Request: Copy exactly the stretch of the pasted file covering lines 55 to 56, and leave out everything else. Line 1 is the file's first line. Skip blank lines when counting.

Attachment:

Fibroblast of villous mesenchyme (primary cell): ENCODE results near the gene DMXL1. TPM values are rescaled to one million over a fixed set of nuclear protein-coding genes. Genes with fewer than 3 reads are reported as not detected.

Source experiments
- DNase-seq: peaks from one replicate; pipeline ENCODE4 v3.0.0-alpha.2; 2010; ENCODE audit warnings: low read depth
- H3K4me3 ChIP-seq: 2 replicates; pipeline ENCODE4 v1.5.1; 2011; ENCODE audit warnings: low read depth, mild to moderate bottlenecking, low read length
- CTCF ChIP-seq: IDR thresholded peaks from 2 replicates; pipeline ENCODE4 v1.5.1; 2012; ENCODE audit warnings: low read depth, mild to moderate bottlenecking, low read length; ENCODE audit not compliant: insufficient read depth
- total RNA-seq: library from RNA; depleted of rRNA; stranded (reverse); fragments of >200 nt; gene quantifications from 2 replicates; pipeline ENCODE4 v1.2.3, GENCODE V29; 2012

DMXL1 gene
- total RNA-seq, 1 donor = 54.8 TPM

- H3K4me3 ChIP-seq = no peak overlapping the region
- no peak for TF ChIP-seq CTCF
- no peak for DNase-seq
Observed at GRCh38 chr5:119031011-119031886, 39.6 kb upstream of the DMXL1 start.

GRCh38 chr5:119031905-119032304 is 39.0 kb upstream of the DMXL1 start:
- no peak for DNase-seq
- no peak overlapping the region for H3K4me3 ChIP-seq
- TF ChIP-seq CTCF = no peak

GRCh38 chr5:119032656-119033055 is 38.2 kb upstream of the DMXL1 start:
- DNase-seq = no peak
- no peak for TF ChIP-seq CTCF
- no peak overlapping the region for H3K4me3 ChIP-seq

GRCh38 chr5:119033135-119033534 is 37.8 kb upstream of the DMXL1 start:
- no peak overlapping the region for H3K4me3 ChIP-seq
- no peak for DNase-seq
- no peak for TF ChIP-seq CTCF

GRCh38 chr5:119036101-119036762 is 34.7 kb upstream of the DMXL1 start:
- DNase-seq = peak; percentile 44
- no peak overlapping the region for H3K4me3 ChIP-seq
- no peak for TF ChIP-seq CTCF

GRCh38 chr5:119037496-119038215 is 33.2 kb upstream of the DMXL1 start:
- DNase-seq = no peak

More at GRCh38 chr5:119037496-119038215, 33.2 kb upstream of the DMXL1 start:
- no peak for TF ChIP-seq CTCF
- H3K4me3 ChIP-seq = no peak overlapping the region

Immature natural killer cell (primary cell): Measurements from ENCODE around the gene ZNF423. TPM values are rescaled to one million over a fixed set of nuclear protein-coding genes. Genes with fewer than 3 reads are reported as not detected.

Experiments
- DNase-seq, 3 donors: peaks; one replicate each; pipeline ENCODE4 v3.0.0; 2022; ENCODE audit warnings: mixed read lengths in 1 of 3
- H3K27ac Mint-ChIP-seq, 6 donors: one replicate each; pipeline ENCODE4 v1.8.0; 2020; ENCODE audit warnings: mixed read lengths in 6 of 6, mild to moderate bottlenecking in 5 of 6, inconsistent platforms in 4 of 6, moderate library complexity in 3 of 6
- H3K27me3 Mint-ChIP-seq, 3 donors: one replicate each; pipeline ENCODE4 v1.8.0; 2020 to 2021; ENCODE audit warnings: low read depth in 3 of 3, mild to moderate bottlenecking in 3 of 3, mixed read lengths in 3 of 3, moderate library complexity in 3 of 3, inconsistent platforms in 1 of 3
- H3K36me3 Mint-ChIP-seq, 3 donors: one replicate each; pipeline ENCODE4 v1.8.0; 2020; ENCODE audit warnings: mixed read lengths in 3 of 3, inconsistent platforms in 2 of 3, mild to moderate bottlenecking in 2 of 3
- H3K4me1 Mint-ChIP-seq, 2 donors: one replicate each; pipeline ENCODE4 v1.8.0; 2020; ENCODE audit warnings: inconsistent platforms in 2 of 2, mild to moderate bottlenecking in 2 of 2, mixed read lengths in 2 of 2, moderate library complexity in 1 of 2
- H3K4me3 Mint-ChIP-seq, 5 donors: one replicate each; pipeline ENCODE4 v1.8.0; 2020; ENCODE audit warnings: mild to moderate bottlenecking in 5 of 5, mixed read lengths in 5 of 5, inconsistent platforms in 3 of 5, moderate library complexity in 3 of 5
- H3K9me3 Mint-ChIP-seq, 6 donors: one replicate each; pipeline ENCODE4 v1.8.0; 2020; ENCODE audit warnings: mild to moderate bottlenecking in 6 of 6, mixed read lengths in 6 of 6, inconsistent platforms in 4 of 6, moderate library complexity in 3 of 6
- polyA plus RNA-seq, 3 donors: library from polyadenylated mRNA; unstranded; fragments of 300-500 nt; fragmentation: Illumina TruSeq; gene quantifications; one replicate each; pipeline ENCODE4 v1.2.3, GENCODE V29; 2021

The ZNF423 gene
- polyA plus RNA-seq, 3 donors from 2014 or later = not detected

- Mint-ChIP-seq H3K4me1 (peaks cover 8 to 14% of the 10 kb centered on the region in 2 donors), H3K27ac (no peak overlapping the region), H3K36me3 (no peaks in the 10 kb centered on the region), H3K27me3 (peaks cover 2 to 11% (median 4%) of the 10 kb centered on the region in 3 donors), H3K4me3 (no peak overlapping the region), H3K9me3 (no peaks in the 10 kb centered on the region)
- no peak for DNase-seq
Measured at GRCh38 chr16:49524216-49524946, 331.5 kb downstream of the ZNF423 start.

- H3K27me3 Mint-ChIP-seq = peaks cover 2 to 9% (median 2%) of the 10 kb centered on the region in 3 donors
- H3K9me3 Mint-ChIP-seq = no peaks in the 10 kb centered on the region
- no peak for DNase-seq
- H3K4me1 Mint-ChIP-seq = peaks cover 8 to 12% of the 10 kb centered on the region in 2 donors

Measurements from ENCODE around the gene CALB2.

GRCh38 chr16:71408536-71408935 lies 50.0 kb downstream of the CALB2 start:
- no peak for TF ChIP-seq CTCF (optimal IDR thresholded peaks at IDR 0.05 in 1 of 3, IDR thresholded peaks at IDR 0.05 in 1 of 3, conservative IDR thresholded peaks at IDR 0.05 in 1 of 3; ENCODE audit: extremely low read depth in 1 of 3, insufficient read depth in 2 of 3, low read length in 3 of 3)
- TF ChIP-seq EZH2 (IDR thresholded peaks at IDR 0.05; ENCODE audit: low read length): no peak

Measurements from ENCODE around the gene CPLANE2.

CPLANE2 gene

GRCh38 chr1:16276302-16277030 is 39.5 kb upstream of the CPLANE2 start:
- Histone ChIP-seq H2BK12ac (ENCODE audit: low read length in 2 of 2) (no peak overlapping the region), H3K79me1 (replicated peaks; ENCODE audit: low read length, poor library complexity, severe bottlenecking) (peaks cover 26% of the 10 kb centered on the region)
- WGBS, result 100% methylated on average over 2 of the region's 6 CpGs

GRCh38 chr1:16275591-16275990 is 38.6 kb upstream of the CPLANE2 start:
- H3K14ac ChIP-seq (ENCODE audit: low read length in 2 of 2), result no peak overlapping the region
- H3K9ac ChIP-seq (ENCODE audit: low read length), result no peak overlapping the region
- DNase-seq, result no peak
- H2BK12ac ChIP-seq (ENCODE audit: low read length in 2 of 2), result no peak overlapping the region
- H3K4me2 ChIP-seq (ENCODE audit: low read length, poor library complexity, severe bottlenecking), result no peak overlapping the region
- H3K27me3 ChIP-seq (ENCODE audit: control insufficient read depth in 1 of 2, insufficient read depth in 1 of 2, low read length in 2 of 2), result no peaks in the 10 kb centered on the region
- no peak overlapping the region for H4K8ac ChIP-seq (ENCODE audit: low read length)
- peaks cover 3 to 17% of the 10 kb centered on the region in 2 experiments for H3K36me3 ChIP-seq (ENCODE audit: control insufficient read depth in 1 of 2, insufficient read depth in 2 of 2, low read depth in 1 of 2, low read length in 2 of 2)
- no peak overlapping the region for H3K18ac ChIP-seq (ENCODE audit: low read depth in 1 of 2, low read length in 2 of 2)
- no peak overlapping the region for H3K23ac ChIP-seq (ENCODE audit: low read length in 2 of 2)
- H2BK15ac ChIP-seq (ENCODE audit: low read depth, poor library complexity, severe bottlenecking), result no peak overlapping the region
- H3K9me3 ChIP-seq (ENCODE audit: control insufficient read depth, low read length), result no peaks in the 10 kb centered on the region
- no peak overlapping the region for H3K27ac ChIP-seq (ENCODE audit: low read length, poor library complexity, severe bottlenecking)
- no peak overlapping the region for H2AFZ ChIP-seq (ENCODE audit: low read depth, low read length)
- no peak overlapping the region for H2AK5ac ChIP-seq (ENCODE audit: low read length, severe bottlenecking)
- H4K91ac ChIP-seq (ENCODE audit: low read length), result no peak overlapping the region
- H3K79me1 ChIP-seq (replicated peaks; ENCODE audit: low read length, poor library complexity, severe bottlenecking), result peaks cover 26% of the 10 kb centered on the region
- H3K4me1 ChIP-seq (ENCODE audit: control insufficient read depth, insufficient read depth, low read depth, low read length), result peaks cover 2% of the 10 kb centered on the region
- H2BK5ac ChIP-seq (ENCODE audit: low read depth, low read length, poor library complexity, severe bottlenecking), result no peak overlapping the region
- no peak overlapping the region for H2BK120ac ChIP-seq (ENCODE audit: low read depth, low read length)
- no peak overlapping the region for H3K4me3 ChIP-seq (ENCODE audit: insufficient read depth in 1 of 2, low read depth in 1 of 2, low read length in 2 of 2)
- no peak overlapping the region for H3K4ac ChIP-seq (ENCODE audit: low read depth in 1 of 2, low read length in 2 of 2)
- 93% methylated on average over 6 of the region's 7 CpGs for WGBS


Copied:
- no peak for TF ChIP-seq CTCF (optimal IDR thresholded peaks at IDR 0.05 in 1 of 3, IDR thresholded peaks at IDR 0.05 in 1 of 3, conservative IDR thresholded peaks at IDR 0.05 in 1 of 3; ENCODE audit: extremely low read depth in 1 of 3, insufficient read depth in 2 of 3, low read length in 3 of 3)
- TF ChIP-seq EZH2 (IDR thresholded peaks at IDR 0.05; ENCODE audit: low read length): no peak